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Dynasty: Season Four, Vol. 1
It matches your eyes. It's uh...off the rack, isn't it?
Well, considering that it's store-bought, I think it looks terrific on you!"
By the end of the 1982-83 television season, Dynasty had leapt from No. 19 in the ratings to No. 5, closing the gap on Dallas--a show accustomed to a comfortable life in the Nielsen's top two spots. Sensing blood, Dynasty upped the ante in Season 4, where the stakes got higher both in front of and behind the camera. More opulent than ever, the show was nearing the apex of its popularity--attracting more viewers and more guest stars than ever before.
Continuing with its money-grabbing trend, Paramount is still releasing the seasons in split sets, so this three-disc collection includes the first 14 episodes of the 1983-84 season. Things weren't going so well for the residents of Denver at the end of Season 3: Blake was ready to sue for custody of grandson Danny after realizing gay son Steven was sharing an apartment with another homosexual; Kirby discovered that her unborn baby was fathered by rapist Adam, not husband Jeff; Fallon started to suspect that Jeff's illness was the result of foul play; and poor Alexis and Krystal were trapped in a cabin set on fire by someone out to kill Alexis. But who was it? Six suspects were established at the end of Season 3, and all of them had a motive.
It's interesting to note that in the beginning of season opener "The Arrest", we experience some revisionist history at the hands of the editors. The cabin sequence where Alexis (Joan Collins) and Krystal (Linda Evans) try to escape is replayed, but with a few differences meant to make Alexis look more sympathetic. Here, the line "Look out behind you!" is inserted just before Krystal gets trapped--it's a warning Alexis didn't issue at the end of last season's cliffhanger, where it's clear that the diva is happy to see Krystal in peril. In Season 3's version, Alexis turns her back and fends for herself, a glint in her eye making us think she's kind of happy to see Krystal in peril. But the editing here is different and removes that bit of bitchy behavior (the line "We're gonna die!" is also added, as if to create a bond between them). Perhaps the show's creators thought they went too far and didn't want to make Alexis quite that evil (I probably wouldn't have even noticed if I didn't watch the episodes back to back).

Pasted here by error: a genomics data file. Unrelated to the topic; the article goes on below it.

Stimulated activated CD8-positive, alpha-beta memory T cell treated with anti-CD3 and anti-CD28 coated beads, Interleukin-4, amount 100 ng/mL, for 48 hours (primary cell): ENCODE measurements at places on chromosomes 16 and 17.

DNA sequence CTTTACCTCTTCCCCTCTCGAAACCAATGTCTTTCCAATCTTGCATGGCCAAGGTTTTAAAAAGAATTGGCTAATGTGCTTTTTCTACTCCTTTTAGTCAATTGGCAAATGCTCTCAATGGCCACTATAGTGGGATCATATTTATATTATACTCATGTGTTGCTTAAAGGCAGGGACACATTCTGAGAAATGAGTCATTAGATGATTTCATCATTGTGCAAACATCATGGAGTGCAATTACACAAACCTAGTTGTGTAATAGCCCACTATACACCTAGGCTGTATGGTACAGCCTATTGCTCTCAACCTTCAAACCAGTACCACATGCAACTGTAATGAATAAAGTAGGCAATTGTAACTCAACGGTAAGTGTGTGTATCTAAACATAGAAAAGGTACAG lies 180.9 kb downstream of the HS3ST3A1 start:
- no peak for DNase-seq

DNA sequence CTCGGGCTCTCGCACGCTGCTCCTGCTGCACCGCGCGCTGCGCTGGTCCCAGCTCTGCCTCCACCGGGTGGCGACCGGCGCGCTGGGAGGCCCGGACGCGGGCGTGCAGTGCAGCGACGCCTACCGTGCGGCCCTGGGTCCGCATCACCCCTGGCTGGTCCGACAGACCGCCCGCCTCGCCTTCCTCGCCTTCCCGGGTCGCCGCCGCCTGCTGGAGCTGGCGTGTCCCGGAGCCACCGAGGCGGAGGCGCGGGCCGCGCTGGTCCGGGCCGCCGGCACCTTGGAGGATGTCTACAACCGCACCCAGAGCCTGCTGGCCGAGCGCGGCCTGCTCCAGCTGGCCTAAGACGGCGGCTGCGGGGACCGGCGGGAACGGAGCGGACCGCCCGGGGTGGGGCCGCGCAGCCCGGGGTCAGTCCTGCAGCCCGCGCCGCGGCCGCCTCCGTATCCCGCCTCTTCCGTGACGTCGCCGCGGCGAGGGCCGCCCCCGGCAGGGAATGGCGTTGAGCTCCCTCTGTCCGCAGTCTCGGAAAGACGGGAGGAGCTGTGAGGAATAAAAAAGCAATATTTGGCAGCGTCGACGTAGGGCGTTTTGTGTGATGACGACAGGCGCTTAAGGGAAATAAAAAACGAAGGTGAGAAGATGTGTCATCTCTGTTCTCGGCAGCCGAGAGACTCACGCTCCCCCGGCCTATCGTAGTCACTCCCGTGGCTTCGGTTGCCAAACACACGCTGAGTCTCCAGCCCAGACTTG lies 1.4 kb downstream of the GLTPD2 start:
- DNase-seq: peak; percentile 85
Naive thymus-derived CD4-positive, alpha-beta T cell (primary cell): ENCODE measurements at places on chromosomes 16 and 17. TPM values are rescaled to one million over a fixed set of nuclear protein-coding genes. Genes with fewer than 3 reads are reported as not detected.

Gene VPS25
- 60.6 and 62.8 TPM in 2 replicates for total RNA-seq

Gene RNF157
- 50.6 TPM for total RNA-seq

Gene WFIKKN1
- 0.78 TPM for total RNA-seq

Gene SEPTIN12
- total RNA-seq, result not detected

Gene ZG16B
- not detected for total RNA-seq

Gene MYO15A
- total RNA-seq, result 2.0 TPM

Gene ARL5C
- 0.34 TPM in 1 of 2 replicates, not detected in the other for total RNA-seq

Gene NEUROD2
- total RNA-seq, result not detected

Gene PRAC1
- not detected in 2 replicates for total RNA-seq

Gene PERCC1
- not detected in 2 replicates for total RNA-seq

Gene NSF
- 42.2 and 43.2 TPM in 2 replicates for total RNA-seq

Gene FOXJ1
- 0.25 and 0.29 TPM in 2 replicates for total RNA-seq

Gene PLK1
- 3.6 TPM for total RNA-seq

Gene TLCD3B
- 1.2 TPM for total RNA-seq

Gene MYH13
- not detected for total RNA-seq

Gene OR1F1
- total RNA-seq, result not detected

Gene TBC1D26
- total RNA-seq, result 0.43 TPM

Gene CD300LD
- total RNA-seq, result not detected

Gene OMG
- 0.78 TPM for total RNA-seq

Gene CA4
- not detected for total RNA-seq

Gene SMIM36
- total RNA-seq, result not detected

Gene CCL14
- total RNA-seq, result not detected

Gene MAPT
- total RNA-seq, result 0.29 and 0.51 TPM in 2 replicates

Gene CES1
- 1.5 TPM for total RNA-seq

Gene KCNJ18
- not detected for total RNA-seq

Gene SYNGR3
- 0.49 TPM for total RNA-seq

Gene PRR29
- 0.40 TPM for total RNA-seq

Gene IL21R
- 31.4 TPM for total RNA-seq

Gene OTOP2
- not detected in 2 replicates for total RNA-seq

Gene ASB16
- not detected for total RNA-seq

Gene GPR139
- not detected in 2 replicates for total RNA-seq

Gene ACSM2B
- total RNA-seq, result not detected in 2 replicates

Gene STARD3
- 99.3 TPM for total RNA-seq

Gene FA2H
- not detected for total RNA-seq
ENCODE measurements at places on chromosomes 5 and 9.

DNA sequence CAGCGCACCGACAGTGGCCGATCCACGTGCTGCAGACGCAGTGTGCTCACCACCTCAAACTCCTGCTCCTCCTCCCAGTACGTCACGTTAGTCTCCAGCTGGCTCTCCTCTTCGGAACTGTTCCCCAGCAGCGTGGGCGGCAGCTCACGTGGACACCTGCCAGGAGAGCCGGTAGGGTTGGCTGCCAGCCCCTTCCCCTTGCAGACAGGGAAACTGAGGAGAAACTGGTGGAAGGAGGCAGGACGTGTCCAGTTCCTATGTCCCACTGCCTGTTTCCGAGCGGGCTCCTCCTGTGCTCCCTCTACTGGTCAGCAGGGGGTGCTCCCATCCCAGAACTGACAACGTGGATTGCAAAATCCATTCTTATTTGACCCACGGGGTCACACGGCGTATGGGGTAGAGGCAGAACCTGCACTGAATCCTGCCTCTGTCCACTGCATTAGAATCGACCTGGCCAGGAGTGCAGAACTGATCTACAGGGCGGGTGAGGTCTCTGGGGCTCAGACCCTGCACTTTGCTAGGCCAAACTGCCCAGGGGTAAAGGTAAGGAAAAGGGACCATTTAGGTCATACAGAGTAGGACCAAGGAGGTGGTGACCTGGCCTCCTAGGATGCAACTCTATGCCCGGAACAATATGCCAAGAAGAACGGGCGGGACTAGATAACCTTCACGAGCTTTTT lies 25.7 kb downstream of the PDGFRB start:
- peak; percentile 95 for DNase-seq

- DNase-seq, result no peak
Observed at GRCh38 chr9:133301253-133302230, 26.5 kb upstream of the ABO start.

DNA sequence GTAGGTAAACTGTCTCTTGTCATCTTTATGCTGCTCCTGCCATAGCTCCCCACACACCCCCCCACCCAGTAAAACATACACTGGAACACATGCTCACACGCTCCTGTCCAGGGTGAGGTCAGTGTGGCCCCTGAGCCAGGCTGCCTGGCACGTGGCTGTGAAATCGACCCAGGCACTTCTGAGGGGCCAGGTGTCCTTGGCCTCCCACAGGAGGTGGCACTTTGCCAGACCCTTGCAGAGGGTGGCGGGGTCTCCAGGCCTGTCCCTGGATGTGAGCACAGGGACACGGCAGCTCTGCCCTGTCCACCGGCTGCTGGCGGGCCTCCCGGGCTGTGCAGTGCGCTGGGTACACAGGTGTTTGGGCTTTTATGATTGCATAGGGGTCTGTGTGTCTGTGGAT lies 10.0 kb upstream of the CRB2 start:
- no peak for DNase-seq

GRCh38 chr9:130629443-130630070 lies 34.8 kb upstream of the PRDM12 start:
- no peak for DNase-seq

The two are quickly saved after a mysteriously convenient arrival by Mark Jennings (Geoffrey Scott), who is soon arrested for the crime. But that doesn't sit right with Krystal, and another attempt on Alexis's life in the hospital (or is it just a dream?) has us all thinking someone else is responsible. The mystery is soon solved and a series regular departs, but Alexis is still convinced someone is out to get her--a paranoia that continues throughout the season.
This volume is highlighted by two memorable events. The episode "Carousel"--one of the most talked about and publicized of the entire series--places the cast at a famous Denver ball to benefit children's diabetes research. That cause--and the show's popularity--led to cameos by some unlikely guest stars, including Barbara and Marvin Davis, whose wealth and status helped support diabetes research; and Nancy Zarif, another socialite who may be more famous now as the mother of Brandon Davis (you know, the rich brat who hangs out with Paris Hilton and said some not-so-nice things about Lindsay Lohan in front of the paparazzi).
Wait, you don't really know any of those people, do you? Did I mention that "Carousel" also has cameos by Gerald and Betty Ford? That's right, the former freakin' President and First Lady! Don't worry...he doesn't trip, and she doesn't drink (how much fun would that have been?!). Take that, Dallas! And how about former national security advisor/secretary of state Henry Kissinger, who schmoozes with Alexis in an awkward exchange? "Henry! Hello! It's good to see you...I haven't seen you since Portofino! It was fun!"
Another episode has a cameo by piano player Peter Duchin, a name I'm guessing was more glitzy in 1983 than it is now. But even if some of these guests were C-level celebrities, it still showed how popular Dynasty had become. But Season 4 doesn't rely on stunt casting to make its mark, and I was far more impressed with the story arc in the first six episodes dealing with the "controversial" issue of gays raising children. We got hints of the storyline last season, but it takes center stage here, culminating in the two-part "The Hearing" episodes.
Disgusted that son Steven (Jack Coleman) plans to bring up child Danny in a home with gay friend Chris (Grant Goodeve), Blake (John Forsythe) decides to sue for custody ("I will not allow him to live in your kind of a house!"). The move divides the family--and brings Sammy Jo (Heather Locklear, who appears in three episodes this volume) back to town to spread lies on the stand. While Steven isn't dating Chris, he refuses to use that defense as a matter of principle. That leads to some heated debate both in and out of the courtroom, and it's (unfortunately) easy to image many of these conversations still taking place today (a sad sign of slow progress--but a welcome sign that Dynasty was ahead of its time).